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‘The Battle of Belonging’ review: ‘Idea of India’ in peril

Shashi Tharoor’s The Battle of Belonging is a passionate defence of civic nationalism. He laments that, although enshrined in the Indian Constitution, this ideal is now under threat from an alternative vision of majoritarian nationalism that excludes certain categories of citizens and simultaneously attempts to impose uniformity on the “majority”.

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Betraying the Constitution

Tharoor argues that by not rising to the defence of a pluralist and civic notion of nationalism, Indians in general and the political class in particular will be not only betraying the most important legacy of the national movement but also jeopardise the unity of the country for the sake of an elusive uniformity. He contends that unity in a country as diverse as India can be achieved only by encompassing its multiple sub-identities within an overarching national identity that does not negate existing linguistic, religious, or regional sub-identities but subsumes them within the larger identity. This can be achieved only if the ideals of the Constitution, and not any primordial criteria, remain the touchstone of Indian nationalism.

That civic nationalism was not only a virtue in itself but also a necessity for India was the lesson that the framers of the Constitution imbibed from the long history of the freedom movement. Despite the trauma of partition they did not compromise on their cherished “idea of India” based on patriotism on the one hand and a commitment to the goals of liberty, equality and justice for all citizens on the other. Although reality never corresponded fully to the ideal it did approximate it to a sufficient degree during the first three decades of independence to make the ideal appear attainable. However, the ideal itself has since come under attack by forces attempting to change the yardstick by which an Indian’s nationalism is judged. Tharoor sees this derogation of the “idea of India” as a looming catastrophe and exhorts the people, especially its political class, to recommit themselves to the original principles of the Constitution.

Ghost of Partition

The initial chapters of the book argue that the recent popularity of illiberal and chauvinist nationalisms in both developed and developing countries is in part a reaction to the twin phenomena of neoliberalism and globalisation. This applies to India as well but there are additional features unique to the country that prepared the ground for the emergence of majoritarian nationalism. The most important of these that Tharoor does not emphasise adequately was the partition of the country based on Jinnah’s fallacious two-nation theory. This provided the opportunity for Hindu nationalist forces, which had remained marginal during the independence movement and had, in fact, collaborated with the British during World War II and opposed the Quit India Movement, to emerge as a viable alternative to the original pluralist conception espoused by the founders of the republic. Partition did so by radically changing the demographic balance in the country and by leaving a long-lasting impact on the Hindu psyche, especially in north India, which paved the way for the popularity of majoritarian conceptions of nationalism.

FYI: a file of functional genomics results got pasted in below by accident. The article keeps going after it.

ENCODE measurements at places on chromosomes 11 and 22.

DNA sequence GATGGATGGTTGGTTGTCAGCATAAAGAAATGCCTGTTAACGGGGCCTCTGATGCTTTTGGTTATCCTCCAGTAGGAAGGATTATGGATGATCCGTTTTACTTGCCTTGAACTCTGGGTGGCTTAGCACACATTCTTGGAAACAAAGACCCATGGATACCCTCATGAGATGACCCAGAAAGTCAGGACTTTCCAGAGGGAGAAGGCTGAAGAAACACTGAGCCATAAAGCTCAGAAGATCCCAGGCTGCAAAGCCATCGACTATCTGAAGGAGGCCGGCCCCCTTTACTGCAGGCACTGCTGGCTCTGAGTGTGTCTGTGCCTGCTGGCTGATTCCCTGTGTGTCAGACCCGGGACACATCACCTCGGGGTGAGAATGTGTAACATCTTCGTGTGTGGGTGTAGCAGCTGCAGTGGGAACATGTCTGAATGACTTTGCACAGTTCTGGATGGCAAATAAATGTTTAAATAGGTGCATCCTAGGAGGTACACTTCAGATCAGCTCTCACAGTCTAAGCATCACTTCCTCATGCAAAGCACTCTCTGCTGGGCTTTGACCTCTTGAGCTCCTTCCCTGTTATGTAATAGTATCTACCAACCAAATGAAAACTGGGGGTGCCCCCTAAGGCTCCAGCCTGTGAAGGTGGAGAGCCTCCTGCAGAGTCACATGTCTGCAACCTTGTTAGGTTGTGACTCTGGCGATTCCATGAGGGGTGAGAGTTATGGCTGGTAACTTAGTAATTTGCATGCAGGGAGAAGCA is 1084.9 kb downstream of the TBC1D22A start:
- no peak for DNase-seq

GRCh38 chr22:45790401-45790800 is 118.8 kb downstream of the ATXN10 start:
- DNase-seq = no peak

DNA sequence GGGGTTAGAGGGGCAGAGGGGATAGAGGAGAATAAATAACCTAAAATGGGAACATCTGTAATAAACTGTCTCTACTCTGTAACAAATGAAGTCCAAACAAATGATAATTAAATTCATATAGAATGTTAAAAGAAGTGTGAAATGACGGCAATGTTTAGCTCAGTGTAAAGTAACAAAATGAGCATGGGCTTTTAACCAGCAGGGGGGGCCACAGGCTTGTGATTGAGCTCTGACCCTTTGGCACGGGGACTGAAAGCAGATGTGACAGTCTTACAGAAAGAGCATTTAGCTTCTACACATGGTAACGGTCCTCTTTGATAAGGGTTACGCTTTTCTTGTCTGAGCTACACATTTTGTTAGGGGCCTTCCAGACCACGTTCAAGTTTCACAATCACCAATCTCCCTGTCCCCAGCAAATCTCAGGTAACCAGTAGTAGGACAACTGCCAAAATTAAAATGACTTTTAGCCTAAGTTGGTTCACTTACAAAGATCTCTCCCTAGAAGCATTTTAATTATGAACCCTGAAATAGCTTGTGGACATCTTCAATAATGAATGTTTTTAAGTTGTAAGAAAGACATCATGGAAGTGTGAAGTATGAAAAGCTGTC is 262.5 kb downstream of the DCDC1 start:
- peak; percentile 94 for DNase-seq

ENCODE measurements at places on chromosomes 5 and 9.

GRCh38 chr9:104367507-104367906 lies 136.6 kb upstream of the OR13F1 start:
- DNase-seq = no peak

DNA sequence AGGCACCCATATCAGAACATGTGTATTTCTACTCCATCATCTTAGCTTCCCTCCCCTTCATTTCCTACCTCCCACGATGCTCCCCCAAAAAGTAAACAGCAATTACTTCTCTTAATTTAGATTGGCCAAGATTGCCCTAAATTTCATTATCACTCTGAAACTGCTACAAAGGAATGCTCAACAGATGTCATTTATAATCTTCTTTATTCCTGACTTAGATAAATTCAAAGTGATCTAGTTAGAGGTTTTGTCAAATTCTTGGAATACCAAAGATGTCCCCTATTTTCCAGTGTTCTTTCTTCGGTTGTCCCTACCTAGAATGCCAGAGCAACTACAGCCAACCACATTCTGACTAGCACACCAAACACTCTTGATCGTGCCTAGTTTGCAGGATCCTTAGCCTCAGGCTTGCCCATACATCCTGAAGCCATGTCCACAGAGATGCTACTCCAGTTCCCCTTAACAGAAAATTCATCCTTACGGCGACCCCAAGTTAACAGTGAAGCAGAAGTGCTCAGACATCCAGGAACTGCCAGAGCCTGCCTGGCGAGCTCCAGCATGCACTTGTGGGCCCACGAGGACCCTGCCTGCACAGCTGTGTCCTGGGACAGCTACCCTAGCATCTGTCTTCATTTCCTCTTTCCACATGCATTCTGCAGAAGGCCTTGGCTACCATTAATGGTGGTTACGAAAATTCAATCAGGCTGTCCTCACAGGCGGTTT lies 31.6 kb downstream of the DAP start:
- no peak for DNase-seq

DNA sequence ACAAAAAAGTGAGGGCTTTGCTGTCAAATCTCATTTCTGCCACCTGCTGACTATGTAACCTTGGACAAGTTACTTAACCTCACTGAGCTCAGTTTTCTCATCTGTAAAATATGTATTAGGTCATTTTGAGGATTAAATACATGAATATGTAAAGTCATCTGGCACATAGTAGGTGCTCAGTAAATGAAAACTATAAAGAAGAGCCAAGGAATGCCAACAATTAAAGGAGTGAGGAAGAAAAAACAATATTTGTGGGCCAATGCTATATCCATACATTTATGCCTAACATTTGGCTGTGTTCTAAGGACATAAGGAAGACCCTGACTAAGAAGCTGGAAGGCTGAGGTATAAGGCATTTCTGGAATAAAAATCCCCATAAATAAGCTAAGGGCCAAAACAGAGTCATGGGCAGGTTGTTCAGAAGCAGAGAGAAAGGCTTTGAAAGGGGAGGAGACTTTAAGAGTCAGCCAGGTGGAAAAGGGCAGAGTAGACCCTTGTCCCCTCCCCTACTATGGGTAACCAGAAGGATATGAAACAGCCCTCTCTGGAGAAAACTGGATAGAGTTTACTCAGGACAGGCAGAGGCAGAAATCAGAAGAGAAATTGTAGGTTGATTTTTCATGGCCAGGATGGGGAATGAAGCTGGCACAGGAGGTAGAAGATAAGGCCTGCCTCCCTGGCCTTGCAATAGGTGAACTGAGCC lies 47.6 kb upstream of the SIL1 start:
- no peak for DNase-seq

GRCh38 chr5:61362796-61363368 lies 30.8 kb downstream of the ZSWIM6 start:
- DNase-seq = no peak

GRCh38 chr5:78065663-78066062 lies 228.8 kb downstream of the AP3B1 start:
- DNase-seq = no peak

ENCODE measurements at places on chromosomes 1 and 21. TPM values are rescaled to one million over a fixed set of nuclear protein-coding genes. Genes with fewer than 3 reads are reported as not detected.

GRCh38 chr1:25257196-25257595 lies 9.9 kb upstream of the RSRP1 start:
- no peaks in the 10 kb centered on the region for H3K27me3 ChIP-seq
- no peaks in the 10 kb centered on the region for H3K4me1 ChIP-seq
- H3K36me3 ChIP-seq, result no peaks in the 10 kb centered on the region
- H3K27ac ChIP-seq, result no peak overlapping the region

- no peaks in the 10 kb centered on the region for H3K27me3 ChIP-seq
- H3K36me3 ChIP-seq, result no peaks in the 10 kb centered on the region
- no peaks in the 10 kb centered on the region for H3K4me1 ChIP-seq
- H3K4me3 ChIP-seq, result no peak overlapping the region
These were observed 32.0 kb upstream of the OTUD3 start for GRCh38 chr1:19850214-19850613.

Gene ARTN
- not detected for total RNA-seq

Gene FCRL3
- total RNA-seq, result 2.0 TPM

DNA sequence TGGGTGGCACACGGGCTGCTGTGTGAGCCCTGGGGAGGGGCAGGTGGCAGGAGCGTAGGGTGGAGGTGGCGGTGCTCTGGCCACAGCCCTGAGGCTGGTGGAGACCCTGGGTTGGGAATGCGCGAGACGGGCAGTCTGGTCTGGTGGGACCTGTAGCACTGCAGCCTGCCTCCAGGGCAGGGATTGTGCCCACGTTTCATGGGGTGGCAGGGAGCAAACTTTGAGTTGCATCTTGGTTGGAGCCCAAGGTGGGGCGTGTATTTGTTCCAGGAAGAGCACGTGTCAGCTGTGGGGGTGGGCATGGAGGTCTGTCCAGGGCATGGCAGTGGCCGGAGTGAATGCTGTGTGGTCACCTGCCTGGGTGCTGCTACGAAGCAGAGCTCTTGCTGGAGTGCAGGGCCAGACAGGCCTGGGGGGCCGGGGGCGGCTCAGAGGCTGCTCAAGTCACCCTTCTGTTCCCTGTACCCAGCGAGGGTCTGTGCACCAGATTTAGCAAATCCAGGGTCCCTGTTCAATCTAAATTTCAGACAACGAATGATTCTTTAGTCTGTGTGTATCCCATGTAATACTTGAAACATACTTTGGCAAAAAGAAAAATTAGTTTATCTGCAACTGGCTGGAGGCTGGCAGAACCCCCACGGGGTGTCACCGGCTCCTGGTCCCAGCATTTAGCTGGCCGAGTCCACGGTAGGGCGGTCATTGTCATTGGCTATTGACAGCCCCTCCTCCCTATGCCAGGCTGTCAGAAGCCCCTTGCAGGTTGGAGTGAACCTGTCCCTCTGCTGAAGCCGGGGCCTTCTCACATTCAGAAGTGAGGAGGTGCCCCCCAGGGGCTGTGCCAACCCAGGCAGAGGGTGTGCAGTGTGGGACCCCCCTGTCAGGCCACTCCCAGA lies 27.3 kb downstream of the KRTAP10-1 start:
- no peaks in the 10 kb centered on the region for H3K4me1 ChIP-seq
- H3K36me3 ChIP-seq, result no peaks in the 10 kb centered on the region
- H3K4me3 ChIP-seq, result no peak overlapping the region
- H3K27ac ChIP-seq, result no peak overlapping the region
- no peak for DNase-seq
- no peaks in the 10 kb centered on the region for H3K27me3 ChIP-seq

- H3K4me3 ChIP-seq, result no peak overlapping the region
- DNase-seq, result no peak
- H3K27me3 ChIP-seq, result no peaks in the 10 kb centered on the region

What the future holds

After analysing nine different forms of nationalism Tharoor distils them into two: ethnonationalism, including its ethno-religious variety, that is based on presumed primordial affinities and civic nationalism, and that Tharoor argues derives legitimacy “not from ethnicity, religion, language, culture... but from the consent and active participation of... citizens, as free members of a democratic polity.” (p. 31) It is a very important deduction, especially when applied to India, that civic nationalism and democracy are Siamese twins and one cannot exist without the other. The corrosion of democratic institutions and the erosion of civic nationalism go hand in hand. If one sees symptoms of the former as is the case today, then it is clear that civic nationalism is on the wane as well.

The Battle of Belonging is many books rolled into one. It deals with multiple interrelated subjects and provides examples that span several centuries and continents. It is full of erudition interspersed with personal anecdotes. You find the raconteur and the public intellectual, and Tharoor is an admirable example of both, vying with each other to catch the reader’s attention. But in the final analysis the book hangs together and the message is clear. Tharoor proclaims this message by asserting his vision of the India of the future: “It will be [an] India where you won’t get lynched for the food you eat, marginalized for the faith you hold dear, criminalized for the person you love, or imprisoned for making use of fundamental rights guaranteed by your own Constitution.” (p. 391)

But the return to the original ideals of the Constitution requires a political vehicle whose democratic credentials are impeccable, which has credibility with the population, and possesses the ideological and moral certainty to stand its ground in the face of adverse circumstances. Unfortunately, such a vehicle is sorely missing today.

The Battle of Belonging; Shashi Tharoor, Aleph Book Company, ₹799.

The reviewer is University Distinguished Professor Emeritus of International Relations, Michigan State University.

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